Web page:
During the study period, 54 PD patients were included. Nine patients were excluded from the analysis, one because of technical problems and eight because they had less than 10 minutes of REM sleep during the PSG. Twenty-three of the 45 remaining patients (51.1%) were diagnosed with RBD according to the ICSD-II criteria.
Clinical and disease characteristics
In Table 2, clinical demographic as well as disease characteristics of the study subjects are summarized. Patients with RBD (PD + RBD) were older than those without (PD-RBD). Disease severity was higher in patients with RBD with longer disease duration and more advanced H&Y disease stage (Table 2). PD + RBD patients used higher doses of dopaminergic treatment. In the PD + RBD group ten patients used levodopa only and thirteen patients used a combination of levodopa and a dopamine agonist. Three patients in the PD-RBD group did not use medication, three were on levodopa monotherapy, four on dopamine agonist monotherapy, and twelve used a combination of levodopa and a dopamine agonist. Use of anti-depressants was not different between groups.
Objective sleep quality in PD + RBD patients was lower; patients with RBD spent more time awake, and had a shorter total sleep time and lower sleep efficiency (Table 3). The prevalence of sleep disorders other than RBD was not different between groups (Table 3).
Actigraphy results are presented in Table 4, both during the first night (i.e. simultaneous with the video-PSG) and for the eight consecutive nights in total. In contrast to the PSG results, total sleep time and sleep efficiency as estimated by actigraphy were not different between patients with and without PD, both during the first night and overall eight nights. The total number of bouts classified as wake was 30% higher in the PD + RBD compared to PD-RBD group (PD + RBD 73.2 ± 40.2 vs. PD-RBD 48.4 ± 23.3, p = .016). This was not the case for the length of the wake bouts. Total activity and mean activity scores during sleep were not different either. As several clinical characteristics differed between patients with and without PD, comparisons were repeated using multiple regression analyses corrected for these variables, however this did not change the results. Although a correlation was found between number of bouts classified as wake and actual wake time (r = .31, p = .039), regression analysis correcting for actual wake time still showed a significant effect of the presence of RBD on the number of wake bouts (R-squared = 0.18, standardized-beta = 0.31, p = .043).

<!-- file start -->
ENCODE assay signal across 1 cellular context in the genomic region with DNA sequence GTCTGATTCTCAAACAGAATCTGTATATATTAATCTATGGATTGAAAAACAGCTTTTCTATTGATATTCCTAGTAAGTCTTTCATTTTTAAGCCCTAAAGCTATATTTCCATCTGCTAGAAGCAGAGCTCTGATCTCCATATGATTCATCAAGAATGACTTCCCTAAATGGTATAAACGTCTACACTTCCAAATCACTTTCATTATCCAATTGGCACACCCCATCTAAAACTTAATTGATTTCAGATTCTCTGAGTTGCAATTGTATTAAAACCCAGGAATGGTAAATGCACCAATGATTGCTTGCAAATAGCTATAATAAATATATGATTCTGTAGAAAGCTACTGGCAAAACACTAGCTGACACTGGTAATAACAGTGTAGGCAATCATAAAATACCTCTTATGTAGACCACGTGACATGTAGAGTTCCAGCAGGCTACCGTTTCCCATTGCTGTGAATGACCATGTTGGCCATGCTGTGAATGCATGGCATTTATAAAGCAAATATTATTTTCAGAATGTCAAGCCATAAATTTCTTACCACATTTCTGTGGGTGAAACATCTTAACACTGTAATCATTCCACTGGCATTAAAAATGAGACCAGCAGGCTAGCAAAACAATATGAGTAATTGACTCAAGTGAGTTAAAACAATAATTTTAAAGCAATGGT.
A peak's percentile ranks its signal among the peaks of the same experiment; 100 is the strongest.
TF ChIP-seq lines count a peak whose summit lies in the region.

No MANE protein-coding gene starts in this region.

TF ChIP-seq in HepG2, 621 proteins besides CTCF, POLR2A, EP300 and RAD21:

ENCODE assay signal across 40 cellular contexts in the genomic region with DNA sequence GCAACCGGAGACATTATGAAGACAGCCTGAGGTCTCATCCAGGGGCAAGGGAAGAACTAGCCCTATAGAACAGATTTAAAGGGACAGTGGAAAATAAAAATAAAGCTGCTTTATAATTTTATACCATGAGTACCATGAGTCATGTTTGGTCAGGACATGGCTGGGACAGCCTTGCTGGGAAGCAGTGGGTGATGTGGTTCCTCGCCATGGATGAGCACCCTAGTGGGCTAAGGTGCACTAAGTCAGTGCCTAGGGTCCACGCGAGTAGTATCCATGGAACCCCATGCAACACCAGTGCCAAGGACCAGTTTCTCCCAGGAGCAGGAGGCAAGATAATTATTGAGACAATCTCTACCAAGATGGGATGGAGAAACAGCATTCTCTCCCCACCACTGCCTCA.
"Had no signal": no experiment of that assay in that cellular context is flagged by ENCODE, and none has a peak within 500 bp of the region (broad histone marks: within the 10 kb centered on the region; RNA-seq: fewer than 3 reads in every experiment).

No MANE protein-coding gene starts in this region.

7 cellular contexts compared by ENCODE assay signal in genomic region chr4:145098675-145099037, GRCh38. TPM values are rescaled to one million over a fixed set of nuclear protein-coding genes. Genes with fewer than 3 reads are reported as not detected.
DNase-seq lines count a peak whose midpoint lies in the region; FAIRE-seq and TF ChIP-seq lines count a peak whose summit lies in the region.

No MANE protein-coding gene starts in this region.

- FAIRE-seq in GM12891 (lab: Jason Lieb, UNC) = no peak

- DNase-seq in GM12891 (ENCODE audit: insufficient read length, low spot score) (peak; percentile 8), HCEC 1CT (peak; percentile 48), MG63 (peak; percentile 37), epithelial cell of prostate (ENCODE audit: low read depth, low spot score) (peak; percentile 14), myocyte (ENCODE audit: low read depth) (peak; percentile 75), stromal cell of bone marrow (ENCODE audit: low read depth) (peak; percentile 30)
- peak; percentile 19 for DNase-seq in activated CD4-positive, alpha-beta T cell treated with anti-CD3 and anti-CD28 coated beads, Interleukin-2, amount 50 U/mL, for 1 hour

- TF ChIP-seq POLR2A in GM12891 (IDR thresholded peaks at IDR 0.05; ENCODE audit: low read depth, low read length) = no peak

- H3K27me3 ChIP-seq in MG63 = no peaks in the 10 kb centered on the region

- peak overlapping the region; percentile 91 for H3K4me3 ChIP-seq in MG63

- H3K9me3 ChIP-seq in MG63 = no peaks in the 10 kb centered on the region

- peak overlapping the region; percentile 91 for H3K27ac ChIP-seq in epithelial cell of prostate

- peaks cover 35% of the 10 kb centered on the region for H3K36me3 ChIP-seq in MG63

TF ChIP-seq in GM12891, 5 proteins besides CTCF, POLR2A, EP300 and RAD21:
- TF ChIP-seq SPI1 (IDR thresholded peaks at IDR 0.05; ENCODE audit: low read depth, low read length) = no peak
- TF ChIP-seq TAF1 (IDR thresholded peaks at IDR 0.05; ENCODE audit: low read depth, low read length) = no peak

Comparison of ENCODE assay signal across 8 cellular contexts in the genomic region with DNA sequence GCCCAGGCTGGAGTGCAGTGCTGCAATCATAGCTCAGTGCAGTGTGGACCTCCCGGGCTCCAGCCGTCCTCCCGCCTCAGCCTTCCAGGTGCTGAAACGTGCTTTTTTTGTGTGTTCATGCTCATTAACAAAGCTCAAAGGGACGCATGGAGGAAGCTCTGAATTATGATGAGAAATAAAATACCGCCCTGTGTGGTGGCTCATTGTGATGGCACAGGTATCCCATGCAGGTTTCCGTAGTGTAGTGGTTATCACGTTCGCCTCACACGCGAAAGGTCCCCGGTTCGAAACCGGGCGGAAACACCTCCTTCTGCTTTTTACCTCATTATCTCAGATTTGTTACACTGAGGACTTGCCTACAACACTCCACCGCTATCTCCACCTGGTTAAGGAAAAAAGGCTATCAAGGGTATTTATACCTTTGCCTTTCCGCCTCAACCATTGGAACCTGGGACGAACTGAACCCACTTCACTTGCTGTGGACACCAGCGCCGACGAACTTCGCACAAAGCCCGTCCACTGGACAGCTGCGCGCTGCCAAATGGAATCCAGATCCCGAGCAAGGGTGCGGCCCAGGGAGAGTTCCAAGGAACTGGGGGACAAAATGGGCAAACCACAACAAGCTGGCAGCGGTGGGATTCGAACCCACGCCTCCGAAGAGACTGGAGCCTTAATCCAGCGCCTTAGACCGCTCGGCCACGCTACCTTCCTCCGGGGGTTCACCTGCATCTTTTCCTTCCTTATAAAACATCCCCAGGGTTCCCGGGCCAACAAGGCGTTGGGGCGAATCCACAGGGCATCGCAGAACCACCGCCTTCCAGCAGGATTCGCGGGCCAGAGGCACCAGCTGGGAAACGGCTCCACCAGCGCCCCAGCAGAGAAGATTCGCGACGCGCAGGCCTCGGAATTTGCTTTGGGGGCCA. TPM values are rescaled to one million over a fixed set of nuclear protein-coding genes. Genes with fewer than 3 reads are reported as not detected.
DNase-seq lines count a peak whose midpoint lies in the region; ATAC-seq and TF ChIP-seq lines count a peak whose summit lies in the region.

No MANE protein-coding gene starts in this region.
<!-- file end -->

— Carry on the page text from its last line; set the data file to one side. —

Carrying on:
Actigraphy in clinical practice
To study the clinical relevance of the previous findings, we calculated the sensitivity, specificity and the positive and negative predictive value of actigraphy for the diagnosis of RBD. Figure 1 shows the distribution of wake bouts in the PD + RBD and PD-RBD groups. A cut-off of 95 wake bouts per night yielded a specificity of 95.5%, a sensitivity of 26.1%, a positive predictive value of 85.7% and a negative predictive value of 55.3%. Figure 2 shows the ROC curve when using different cut-offs for the number of wake bouts during the eight measurement nights. The area under the curve was 0.696 with a significance of p = .025. Figure 3 shows the resulting positive and negative predictive values according to different prevalence rates of RBD; which in our cohort was 51.1%.